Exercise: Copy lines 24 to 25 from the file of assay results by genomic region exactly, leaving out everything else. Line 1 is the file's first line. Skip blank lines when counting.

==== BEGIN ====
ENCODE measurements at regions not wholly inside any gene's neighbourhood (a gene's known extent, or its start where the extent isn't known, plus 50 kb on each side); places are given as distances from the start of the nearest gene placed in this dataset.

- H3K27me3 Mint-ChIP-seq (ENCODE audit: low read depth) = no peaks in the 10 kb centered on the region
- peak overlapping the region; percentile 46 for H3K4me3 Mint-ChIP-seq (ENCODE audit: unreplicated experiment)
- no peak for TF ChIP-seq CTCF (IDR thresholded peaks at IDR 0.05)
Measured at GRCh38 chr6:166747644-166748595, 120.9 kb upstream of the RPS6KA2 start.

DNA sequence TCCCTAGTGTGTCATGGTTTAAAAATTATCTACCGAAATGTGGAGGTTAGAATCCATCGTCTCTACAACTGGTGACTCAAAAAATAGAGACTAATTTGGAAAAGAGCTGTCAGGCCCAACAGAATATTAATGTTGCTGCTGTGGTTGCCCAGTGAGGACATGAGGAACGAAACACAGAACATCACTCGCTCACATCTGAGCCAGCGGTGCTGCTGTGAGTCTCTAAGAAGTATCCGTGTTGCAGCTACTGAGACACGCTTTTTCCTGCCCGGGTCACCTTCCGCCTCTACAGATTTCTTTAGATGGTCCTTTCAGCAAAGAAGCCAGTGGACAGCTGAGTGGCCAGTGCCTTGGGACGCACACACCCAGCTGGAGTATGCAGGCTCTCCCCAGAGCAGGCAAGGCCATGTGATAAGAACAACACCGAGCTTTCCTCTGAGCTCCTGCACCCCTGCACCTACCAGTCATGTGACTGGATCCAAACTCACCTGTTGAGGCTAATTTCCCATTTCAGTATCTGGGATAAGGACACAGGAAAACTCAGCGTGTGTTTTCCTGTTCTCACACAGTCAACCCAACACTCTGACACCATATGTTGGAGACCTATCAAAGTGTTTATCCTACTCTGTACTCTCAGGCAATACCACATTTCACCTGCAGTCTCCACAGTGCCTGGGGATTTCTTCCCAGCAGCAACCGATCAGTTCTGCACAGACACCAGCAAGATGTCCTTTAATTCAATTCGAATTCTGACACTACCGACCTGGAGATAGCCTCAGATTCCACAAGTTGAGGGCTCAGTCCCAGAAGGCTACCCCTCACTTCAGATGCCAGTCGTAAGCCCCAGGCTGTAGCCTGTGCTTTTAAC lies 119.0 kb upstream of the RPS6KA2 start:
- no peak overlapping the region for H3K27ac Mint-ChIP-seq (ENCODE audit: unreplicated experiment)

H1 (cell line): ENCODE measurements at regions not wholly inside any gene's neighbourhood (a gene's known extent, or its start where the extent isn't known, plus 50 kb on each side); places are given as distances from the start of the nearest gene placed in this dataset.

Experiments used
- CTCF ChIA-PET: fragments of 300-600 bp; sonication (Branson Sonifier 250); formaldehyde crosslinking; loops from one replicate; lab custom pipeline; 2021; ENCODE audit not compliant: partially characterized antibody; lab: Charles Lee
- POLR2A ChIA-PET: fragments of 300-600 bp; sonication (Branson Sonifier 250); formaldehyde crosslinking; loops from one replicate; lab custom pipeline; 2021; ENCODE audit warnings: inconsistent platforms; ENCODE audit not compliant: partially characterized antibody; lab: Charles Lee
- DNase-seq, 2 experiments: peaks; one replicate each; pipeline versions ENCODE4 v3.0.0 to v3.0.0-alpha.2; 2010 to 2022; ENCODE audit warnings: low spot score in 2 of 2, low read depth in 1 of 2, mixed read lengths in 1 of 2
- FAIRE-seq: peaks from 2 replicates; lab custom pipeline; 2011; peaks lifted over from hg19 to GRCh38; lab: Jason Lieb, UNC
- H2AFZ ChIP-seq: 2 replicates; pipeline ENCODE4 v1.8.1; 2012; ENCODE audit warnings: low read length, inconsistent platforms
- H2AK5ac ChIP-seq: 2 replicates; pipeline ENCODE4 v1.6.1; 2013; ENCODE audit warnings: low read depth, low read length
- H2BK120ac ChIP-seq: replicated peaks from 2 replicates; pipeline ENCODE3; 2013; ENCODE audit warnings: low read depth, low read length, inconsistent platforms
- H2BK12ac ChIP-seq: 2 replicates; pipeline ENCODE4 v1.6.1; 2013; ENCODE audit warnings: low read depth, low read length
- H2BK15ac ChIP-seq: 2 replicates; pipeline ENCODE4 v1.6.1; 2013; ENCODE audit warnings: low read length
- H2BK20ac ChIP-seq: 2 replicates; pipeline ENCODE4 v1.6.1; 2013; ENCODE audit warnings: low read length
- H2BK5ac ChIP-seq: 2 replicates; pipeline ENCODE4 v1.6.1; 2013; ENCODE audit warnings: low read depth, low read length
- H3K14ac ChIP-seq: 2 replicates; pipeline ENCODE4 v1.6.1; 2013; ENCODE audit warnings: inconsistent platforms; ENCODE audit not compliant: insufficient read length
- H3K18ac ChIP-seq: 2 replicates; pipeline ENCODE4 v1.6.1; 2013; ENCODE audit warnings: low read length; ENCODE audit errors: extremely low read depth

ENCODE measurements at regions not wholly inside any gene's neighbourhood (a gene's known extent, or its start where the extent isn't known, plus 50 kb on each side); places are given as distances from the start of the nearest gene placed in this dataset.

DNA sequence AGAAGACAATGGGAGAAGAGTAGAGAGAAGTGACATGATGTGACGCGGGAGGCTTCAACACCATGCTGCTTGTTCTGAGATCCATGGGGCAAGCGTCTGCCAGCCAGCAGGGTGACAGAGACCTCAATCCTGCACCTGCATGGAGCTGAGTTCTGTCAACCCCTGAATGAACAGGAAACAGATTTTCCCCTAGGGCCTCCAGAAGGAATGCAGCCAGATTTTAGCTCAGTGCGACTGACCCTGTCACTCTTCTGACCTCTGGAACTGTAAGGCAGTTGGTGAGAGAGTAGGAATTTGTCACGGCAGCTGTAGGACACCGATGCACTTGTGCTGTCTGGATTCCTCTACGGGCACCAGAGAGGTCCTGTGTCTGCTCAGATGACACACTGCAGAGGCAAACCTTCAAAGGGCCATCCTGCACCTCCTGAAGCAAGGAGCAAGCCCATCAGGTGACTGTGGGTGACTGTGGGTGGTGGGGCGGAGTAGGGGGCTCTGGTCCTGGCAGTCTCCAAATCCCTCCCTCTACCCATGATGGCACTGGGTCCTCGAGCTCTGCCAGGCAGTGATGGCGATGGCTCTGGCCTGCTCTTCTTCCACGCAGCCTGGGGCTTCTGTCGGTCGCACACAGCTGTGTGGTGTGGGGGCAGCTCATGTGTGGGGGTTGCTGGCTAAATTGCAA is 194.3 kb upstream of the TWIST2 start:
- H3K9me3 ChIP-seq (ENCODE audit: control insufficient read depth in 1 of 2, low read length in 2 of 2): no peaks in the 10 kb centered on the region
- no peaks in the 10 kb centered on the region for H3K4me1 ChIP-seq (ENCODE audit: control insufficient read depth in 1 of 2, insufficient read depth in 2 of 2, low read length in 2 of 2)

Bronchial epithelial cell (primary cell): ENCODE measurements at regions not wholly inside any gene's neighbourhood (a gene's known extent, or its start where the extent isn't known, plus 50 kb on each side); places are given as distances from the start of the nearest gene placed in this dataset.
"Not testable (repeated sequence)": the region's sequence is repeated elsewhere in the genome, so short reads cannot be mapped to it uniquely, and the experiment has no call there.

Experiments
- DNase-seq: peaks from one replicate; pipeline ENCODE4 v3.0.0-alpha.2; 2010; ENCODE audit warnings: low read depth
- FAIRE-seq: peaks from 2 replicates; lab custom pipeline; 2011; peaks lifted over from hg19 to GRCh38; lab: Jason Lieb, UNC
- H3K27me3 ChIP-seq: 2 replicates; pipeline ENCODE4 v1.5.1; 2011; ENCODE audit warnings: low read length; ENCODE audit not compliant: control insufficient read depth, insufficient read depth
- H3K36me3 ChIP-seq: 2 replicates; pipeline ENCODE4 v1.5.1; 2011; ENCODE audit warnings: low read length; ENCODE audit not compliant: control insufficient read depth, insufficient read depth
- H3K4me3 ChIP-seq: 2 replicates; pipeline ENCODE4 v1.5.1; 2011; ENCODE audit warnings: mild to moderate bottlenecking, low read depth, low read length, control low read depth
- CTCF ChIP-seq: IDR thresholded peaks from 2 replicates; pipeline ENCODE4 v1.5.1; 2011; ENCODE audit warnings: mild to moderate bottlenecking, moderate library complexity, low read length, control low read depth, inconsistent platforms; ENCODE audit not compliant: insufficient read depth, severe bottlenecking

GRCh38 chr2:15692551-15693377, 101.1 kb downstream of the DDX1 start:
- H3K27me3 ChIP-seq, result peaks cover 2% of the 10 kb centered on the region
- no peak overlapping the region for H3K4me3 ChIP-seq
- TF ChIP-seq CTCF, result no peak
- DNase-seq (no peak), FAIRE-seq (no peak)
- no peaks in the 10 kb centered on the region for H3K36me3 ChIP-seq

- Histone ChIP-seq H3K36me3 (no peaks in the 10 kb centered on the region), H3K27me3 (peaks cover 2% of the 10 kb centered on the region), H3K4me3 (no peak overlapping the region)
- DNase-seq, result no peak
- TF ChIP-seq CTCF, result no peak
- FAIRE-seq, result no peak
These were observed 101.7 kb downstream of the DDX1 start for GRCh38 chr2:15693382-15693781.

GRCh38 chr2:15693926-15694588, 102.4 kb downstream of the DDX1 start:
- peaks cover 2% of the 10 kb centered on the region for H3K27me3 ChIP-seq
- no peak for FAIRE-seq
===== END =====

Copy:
DNA sequence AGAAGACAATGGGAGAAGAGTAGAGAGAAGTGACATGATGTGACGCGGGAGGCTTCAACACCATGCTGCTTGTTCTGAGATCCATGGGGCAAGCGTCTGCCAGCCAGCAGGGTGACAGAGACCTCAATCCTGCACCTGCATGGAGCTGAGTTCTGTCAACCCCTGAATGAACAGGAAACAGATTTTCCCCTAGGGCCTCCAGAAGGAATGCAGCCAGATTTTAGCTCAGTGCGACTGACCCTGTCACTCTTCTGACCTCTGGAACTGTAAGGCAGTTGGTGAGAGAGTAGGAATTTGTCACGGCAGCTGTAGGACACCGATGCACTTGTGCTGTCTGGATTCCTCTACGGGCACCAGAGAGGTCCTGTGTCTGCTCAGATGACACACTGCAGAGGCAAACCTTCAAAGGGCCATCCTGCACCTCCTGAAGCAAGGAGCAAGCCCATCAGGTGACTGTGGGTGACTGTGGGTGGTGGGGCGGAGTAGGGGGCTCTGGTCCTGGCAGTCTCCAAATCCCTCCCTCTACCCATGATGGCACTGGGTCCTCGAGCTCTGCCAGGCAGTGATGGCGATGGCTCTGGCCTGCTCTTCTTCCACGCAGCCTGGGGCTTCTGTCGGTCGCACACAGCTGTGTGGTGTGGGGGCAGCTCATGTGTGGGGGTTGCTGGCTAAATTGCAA is 194.3 kb upstream of the TWIST2 start:
- H3K9me3 ChIP-seq (ENCODE audit: control insufficient read depth in 1 of 2, low read length in 2 of 2): no peaks in the 10 kb centered on the region